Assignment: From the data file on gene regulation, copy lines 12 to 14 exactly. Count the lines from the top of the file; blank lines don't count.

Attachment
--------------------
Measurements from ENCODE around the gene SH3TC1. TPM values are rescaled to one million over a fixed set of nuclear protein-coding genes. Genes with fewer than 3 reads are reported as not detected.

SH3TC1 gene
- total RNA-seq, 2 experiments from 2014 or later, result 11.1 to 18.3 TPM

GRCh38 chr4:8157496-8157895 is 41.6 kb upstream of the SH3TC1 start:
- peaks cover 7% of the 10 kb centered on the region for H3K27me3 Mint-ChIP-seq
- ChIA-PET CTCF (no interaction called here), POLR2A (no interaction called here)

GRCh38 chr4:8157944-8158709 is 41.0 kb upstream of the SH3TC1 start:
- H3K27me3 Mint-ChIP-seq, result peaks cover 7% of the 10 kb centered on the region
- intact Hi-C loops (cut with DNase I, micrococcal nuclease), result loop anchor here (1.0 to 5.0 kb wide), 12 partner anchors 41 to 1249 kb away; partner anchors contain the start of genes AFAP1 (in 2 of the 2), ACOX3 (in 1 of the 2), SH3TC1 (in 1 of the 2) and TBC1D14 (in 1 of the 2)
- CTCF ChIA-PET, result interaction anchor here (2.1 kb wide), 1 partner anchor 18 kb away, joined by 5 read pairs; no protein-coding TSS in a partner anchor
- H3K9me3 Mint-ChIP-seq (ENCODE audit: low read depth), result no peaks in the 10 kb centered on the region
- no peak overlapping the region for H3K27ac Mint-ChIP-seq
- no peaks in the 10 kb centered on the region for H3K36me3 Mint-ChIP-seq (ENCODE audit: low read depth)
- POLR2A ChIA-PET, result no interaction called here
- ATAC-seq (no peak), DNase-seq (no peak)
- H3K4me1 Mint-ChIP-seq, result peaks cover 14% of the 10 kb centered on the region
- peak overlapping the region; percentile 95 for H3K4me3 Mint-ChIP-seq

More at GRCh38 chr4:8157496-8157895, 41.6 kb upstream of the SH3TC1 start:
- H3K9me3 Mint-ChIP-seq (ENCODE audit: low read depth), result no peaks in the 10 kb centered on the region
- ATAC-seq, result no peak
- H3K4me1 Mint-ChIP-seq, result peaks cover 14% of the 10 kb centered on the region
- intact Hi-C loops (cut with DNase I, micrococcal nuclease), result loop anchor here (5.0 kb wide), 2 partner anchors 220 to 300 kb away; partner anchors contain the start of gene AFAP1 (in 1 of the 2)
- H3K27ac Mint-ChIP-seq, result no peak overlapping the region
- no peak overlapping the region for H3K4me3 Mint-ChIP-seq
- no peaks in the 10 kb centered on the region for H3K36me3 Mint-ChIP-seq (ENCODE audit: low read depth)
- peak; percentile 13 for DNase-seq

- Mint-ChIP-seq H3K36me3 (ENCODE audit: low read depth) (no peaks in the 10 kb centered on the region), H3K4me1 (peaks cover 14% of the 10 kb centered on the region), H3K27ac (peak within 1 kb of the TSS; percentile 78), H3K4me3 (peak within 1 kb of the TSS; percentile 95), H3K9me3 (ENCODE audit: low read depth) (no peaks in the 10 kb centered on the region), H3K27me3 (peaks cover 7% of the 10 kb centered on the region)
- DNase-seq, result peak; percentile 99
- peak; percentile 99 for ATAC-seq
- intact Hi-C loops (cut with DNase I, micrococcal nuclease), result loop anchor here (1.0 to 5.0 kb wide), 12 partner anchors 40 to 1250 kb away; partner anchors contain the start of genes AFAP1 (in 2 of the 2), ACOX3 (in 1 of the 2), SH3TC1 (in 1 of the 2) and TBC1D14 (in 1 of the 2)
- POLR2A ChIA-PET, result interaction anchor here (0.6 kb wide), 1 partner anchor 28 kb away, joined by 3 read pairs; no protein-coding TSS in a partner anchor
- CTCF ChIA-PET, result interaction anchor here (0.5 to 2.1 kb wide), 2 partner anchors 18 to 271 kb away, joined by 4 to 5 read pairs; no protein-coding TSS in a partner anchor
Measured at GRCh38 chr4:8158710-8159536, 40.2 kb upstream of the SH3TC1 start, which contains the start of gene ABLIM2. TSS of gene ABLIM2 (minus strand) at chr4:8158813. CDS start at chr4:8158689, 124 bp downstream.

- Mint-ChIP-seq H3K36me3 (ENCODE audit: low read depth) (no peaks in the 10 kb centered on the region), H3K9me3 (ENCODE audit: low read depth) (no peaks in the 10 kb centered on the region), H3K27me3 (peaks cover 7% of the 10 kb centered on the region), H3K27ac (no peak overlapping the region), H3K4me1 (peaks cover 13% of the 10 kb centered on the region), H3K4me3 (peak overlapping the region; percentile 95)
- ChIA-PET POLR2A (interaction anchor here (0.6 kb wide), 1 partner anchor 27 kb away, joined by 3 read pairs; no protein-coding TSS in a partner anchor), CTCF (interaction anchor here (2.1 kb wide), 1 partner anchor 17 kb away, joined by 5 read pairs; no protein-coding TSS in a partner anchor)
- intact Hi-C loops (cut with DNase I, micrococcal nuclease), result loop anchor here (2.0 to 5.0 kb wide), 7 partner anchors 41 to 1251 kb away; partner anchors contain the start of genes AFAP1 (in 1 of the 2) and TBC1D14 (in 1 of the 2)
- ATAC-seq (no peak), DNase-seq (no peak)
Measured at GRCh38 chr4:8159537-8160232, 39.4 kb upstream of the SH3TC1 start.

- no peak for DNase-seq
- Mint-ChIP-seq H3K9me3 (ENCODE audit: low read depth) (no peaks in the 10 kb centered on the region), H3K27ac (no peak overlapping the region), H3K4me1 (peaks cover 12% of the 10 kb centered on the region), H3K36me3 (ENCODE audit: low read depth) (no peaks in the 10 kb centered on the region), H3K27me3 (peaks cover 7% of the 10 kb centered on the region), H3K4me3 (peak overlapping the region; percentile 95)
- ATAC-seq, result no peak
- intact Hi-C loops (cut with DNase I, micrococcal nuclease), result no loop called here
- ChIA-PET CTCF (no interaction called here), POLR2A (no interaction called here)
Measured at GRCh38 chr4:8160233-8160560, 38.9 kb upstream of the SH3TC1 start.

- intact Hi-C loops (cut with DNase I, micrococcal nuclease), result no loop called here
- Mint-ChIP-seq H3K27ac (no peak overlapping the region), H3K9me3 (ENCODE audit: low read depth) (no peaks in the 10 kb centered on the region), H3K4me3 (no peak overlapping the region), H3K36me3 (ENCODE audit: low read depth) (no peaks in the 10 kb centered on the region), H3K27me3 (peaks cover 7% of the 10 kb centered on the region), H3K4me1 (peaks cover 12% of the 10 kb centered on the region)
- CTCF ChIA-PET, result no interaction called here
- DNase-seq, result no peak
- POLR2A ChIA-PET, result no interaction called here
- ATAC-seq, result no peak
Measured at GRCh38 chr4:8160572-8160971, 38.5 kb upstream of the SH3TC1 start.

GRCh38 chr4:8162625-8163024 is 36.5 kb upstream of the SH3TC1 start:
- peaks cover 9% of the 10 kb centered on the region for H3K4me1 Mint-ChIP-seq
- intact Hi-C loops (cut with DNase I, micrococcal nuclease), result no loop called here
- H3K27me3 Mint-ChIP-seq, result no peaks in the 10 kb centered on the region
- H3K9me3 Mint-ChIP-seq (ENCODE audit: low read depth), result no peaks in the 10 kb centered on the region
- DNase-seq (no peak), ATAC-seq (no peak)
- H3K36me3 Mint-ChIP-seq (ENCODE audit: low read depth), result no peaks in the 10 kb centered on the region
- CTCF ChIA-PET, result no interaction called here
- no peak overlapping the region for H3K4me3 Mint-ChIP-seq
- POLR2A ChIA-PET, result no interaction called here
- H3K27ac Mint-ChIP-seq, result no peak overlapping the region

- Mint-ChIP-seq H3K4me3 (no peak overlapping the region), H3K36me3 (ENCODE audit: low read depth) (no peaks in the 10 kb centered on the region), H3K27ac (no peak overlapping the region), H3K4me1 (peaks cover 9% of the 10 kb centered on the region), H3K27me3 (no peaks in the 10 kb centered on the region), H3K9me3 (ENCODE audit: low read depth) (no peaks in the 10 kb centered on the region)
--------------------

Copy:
- no peak overlapping the region for H3K27ac Mint-ChIP-seq
- no peaks in the 10 kb centered on the region for H3K36me3 Mint-ChIP-seq (ENCODE audit: low read depth)
- POLR2A ChIA-PET, result no interaction called here